Don't panic: Bush has a cunning climate plan

Posted by bex — 18 April 2008 at 1:50pm - Comments

Less than a year after the IPCC warned the world that global emissions need to peak within the next 10 years (and then fall sharply), Bush - with much fanfare - has unveiled his new, cunning climate change plan: emit more for the next 17 years, and make sure developing countries help pay for what the US and the industrialised world has already emitted.

His address yesterday came during the latest Major Emitters Meeting - a series of meetings set up by Bush to undermine run in parallel to the UN Framework Convention on Climate Change process (the UN's process being inconvenient because it wants mandatory rather than voluntary emissions targets, and says the industrialised world should bear the burden of responsibility for historical emissions).

Germany's environment minister immediately criticised "Bush's Neanderthal speech", and South Africa's environment minister said: "There is no way whatsoever that we can agree to what the US is proposing, which means that the fundamental distinction between developed and developing countries should be erased and that we should turn a blind eye to historical responsibility for the problem... We are willing to do our fair share to address the climate challenge, but not to carry a part of the US's burden."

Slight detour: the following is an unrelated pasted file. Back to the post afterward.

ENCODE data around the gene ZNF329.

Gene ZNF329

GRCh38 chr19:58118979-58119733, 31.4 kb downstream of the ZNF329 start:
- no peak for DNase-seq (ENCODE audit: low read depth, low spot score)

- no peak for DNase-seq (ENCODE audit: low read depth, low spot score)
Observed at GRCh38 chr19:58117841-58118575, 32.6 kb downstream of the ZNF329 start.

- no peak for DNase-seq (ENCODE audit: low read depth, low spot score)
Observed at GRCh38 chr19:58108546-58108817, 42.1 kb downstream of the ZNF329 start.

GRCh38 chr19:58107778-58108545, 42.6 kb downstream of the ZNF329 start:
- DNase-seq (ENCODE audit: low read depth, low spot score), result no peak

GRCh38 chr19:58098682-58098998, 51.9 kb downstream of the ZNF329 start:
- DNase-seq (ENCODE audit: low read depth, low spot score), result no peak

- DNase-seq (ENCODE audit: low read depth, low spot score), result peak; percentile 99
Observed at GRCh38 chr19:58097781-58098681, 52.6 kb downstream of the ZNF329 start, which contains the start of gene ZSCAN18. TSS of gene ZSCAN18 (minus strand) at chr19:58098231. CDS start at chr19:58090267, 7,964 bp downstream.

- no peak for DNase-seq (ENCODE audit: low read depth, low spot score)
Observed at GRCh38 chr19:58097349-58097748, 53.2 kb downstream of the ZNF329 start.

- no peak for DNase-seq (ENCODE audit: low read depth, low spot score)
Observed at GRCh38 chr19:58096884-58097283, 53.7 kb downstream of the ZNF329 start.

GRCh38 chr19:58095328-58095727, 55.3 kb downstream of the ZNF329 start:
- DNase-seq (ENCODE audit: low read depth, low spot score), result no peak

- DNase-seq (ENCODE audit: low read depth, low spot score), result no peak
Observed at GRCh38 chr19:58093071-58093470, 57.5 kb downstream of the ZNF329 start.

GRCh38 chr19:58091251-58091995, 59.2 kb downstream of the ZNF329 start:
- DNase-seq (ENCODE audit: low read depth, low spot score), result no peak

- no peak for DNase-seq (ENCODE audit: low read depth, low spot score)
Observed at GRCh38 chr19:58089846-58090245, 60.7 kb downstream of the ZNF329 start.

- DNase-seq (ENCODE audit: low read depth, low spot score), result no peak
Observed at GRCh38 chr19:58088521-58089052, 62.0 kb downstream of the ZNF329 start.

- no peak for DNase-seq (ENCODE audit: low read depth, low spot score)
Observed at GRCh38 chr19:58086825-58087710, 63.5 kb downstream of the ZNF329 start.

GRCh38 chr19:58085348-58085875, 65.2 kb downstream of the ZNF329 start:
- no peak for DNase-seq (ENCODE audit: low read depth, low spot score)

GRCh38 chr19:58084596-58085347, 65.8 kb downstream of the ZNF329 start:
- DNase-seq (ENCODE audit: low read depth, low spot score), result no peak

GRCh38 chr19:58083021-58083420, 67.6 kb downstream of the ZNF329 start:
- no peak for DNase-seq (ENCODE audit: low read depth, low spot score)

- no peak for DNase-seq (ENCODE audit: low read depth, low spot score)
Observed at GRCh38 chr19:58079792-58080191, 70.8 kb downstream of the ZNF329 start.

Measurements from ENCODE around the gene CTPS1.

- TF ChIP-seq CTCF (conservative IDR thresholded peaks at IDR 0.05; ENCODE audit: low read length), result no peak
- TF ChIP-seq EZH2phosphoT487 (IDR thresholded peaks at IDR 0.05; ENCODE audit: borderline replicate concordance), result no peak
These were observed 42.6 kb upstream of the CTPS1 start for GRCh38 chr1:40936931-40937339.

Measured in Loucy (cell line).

Bush did though announce "a new national goal: to stop the growth of U.S. greenhouse gas emissions by 2025". (Note that it's a goal rather than a target - and probably not just because 'goal' has fewer syllables.)

Whether or not this goal is achieved, said Bush, will "depend on accelerating the development and deployment of new technologies." Yes, Bush is still waiting for 'clean coal' and safe nuclear to be invented - both get a mention in his speech.

As Gristmill points out, the speech was probably less about stopping climate change than about thwarting a carbon cap-and-trade bill which may be about to be passed by the Congressional Democrats.

On the upside, US presidential candidates McCain, Obama and Clinton all support binding emission reductions for the US economy. When's that election again?

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